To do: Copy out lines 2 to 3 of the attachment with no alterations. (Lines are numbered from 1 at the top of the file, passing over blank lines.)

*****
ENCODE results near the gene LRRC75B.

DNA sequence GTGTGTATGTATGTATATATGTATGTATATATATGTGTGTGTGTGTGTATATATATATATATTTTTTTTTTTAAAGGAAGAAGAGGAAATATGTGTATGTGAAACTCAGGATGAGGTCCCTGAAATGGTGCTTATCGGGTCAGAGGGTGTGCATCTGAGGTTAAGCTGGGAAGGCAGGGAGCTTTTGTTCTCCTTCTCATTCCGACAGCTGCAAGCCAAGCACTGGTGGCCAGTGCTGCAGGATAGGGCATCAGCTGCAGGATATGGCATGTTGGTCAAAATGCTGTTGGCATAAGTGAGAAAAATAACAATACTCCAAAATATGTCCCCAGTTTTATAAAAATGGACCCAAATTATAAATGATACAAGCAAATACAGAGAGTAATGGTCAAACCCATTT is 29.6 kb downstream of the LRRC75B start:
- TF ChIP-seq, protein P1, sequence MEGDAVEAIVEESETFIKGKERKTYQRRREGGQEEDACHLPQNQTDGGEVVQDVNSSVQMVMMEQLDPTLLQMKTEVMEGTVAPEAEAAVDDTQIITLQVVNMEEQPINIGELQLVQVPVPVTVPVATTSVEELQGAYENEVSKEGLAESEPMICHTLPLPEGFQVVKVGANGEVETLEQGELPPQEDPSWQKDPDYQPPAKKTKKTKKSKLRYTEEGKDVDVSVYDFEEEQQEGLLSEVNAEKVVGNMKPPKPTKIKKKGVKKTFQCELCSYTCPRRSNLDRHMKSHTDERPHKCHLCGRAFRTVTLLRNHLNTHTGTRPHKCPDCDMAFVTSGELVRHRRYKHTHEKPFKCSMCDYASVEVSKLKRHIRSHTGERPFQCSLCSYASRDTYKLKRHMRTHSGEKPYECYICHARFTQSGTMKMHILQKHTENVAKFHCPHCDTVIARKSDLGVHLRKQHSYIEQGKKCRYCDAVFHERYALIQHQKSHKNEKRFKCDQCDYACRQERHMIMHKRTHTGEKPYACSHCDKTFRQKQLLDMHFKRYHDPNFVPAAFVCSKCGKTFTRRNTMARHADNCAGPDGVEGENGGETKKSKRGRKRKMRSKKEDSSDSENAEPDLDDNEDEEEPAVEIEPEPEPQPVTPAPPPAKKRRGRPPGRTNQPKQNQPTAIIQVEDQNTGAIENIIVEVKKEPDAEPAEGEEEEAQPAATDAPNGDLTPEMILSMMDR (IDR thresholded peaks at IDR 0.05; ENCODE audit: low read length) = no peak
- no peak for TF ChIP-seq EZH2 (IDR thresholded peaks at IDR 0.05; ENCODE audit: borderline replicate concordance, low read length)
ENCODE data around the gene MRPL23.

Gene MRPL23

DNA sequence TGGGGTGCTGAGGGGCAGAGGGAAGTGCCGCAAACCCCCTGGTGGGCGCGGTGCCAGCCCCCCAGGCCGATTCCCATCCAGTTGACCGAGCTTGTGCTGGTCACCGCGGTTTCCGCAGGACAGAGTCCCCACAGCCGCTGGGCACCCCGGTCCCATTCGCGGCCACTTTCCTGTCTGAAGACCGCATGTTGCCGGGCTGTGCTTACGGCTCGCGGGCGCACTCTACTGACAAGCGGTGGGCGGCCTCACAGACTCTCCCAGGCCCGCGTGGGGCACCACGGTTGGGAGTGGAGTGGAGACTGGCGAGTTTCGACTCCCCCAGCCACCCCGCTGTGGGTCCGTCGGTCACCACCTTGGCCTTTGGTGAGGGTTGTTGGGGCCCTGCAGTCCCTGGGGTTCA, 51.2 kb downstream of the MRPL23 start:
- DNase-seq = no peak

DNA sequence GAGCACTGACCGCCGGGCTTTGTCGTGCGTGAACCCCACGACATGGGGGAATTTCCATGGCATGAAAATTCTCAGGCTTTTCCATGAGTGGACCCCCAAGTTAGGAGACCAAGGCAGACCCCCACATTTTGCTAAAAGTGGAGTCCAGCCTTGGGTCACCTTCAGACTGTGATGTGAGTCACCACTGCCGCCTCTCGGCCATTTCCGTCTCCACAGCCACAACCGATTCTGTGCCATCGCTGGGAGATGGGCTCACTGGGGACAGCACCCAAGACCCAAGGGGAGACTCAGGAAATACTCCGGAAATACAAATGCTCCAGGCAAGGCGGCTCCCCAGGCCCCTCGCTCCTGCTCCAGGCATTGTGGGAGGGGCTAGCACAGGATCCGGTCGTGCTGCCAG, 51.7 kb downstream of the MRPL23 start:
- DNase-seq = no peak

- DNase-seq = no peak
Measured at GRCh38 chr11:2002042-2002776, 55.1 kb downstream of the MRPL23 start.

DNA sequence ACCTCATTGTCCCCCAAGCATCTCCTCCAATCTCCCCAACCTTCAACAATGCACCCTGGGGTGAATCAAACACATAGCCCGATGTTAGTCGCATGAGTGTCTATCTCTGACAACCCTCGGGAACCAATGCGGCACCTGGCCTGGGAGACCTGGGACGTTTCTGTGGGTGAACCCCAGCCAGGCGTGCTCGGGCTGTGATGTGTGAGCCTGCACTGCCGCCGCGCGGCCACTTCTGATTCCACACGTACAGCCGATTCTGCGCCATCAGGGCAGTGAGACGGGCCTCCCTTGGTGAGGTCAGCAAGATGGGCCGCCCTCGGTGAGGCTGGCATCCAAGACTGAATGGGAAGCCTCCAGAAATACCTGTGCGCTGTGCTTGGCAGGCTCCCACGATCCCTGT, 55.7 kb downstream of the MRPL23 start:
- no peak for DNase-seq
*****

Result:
DNA sequence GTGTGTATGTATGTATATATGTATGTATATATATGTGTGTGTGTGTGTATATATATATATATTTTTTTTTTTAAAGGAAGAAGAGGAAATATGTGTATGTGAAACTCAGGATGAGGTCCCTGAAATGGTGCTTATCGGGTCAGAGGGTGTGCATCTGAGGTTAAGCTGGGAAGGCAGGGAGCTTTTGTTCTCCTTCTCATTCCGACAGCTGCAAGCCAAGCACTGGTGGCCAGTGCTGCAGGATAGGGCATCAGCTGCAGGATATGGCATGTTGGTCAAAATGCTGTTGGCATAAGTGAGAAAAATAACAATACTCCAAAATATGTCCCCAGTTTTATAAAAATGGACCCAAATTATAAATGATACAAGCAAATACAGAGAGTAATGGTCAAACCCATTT is 29.6 kb downstream of the LRRC75B start:
- TF ChIP-seq, protein P1, sequence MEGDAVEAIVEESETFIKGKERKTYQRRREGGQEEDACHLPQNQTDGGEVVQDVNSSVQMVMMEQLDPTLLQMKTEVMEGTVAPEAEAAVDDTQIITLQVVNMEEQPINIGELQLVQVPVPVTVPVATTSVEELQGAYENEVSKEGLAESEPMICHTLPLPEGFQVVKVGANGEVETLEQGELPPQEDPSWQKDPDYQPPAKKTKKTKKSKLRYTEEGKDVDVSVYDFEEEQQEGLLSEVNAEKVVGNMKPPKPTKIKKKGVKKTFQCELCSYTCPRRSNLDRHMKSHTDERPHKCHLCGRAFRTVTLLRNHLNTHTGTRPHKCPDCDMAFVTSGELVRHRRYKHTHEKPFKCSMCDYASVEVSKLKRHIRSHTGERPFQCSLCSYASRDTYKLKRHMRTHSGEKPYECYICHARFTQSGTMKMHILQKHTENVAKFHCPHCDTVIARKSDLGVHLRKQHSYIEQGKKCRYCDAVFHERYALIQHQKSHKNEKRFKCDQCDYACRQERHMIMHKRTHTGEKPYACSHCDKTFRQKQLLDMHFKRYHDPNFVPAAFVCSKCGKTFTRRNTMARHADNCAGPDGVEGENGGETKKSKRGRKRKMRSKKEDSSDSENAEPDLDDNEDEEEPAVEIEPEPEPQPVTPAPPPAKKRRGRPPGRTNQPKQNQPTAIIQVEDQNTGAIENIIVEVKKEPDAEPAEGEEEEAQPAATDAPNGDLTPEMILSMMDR (IDR thresholded peaks at IDR 0.05; ENCODE audit: low read length) = no peak